Innovation in times of CoVid19
Innovation can help many industries improve and transform.
Research from Boston Consulting Group puts it this way: “The formula for business success that worked a decade ago doesn’t necessarily work today. And leaders can’t know for sure what will work ten years from now. To win in the 2020s—and beyond—change will not be a choice.
Because, now more than ever that the impact is acting globally, we need to develop a rapid and secure response.
An innovation strategy will need to center on three elements:
- When to innovate, what to innovate for and what to innovate about
- What kind of environment to innovate in, how to innovate for it and how to innovate about it
- How to retain the innovations.
Let’s focus at the first one
To understand when to innovate, we need to take a hard look at what research has determined is optimal for innovation. As we look beyond, we find a consensus: Humans are extremely good at choosing. Every time we’re presented with a problem, humans are excellent at approaching a problem with an improved approach, coming up with better solutions and achieving much better results than we would otherwise. In a culture that’s constantly changing, it’s hard for us to rely on the ‘best’ option, especially in setting goals or identifying new options. So the best option can be tweaked, modified and improved over time.
Today we’ve a big problem driving us on this first element of the strategy : CoVid19. It’s forcing us.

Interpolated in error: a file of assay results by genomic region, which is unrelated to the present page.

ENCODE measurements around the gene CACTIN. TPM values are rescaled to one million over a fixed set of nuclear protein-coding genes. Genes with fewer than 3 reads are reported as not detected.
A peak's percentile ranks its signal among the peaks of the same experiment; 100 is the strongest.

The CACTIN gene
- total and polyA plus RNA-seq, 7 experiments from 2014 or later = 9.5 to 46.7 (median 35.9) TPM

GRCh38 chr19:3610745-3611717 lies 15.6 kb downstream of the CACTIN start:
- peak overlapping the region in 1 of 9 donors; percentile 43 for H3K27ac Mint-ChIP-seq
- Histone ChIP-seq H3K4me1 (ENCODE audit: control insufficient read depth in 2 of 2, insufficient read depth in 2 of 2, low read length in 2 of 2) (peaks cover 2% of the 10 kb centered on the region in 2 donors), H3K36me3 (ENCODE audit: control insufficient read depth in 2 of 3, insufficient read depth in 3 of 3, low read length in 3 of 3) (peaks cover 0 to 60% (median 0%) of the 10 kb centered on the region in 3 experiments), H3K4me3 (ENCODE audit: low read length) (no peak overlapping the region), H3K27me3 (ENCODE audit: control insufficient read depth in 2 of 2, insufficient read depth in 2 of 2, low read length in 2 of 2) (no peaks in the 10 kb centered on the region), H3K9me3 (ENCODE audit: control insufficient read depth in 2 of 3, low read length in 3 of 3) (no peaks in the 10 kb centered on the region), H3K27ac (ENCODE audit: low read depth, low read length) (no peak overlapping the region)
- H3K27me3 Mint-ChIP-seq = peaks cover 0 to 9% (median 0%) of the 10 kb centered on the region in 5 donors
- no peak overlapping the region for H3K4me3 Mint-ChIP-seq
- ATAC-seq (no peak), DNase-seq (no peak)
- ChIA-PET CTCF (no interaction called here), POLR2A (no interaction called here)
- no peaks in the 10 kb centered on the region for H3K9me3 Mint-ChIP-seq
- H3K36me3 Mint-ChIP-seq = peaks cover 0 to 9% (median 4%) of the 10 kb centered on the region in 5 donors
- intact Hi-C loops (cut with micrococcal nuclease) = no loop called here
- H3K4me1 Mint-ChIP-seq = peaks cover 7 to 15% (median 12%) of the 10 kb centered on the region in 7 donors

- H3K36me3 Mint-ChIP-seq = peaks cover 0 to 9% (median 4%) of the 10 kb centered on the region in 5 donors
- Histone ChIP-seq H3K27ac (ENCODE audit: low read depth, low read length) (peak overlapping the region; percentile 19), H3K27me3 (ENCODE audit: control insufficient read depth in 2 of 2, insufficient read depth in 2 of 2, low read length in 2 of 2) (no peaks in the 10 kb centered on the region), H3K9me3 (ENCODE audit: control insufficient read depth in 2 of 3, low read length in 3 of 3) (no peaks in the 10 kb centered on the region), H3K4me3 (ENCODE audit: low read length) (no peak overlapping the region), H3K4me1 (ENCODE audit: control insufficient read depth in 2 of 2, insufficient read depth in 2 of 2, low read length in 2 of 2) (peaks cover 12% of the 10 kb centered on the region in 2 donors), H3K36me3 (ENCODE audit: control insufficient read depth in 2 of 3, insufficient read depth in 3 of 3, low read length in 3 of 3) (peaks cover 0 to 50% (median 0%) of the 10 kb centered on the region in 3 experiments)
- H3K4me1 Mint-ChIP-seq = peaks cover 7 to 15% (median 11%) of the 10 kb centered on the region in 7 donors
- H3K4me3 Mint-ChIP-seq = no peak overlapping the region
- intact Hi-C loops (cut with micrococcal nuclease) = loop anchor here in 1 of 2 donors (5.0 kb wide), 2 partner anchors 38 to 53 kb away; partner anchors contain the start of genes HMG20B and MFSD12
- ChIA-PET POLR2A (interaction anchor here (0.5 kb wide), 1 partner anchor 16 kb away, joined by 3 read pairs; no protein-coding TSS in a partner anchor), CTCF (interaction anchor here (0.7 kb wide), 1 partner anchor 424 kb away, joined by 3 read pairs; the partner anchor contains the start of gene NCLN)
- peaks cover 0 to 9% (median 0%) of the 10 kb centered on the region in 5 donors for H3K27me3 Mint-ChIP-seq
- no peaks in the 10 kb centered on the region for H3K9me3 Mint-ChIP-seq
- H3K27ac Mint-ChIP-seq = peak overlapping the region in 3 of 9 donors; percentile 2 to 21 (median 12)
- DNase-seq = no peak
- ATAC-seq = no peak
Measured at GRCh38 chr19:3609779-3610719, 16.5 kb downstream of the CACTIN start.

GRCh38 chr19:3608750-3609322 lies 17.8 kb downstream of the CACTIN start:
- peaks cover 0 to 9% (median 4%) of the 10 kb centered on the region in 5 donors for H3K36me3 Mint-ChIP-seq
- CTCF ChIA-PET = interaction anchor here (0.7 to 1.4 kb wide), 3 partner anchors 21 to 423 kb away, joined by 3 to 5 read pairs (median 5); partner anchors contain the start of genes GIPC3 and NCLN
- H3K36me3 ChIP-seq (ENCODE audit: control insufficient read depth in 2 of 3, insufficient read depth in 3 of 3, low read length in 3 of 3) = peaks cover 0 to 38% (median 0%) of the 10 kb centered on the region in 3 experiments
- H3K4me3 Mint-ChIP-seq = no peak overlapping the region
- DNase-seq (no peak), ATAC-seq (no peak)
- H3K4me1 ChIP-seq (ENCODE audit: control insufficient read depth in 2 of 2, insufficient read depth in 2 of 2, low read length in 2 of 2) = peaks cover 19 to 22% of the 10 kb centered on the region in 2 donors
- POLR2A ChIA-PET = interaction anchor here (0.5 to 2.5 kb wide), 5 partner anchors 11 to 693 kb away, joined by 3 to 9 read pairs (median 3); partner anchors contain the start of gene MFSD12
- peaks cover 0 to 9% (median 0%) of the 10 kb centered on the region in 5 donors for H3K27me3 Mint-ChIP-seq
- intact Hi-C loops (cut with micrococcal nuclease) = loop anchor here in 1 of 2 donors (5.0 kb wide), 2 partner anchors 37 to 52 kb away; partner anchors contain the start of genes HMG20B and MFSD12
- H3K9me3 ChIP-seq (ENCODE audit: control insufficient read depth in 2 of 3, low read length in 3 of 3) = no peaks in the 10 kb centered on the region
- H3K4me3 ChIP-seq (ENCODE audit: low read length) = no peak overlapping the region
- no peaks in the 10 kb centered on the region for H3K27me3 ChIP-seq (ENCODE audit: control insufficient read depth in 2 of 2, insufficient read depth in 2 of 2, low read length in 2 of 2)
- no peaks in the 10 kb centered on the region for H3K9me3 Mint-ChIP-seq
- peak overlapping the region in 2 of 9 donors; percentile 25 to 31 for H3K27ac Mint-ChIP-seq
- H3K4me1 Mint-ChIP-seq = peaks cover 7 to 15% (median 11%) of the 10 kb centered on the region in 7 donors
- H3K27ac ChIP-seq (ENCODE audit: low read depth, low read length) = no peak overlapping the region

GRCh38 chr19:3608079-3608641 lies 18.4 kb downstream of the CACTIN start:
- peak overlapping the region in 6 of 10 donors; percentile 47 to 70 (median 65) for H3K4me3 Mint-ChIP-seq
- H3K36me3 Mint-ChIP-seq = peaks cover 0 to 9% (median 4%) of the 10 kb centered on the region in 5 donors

As an example, there’s a global call (lead by United Nations Development Programme -UNDP-) on all hardware and software developers, product designers, scientists, hackers, makers, innovators and inventors to come together and help those who could be most affected by this pandemic. This initiative is a major global effort to identify innovative solutions for the developing world that are easy to produce and low-cost. The aim of the COVID-19 Detect & Protect Challenge is simple: to build a global platform of open-source solutions that can detect COVID-19 cases, prevent the spread of the disease, and protect individuals and societies. In response, and in little over two weeks of around-the-clock working, UNDP and Hackster, the largest online open-source hardware community, have mobilized some of the biggest names in the technology world, with support from Amazon Web Services, Arduino, Arm, Avnet, Edge Impulse, Google, Microsoft, NVIDIA, NVP, Nordic Semiconductor, Soracom, and The Things Industries.
We, as a society, have joined together to solve a problem by innovating. And that’s a lot more powerful than we could ever imagine.
If we truly want to be “innovative,” then focus on problem-solving. There are plenty of problems which are solvable, not just by change, but by innovation, the best kind of innovation, responsible and committed.
The solutions we put in place today will allow us to be better prepared tomorrow.
Much more innovation is needed!
Josep Sauleda Roig. Head of Innovation & Technology Practice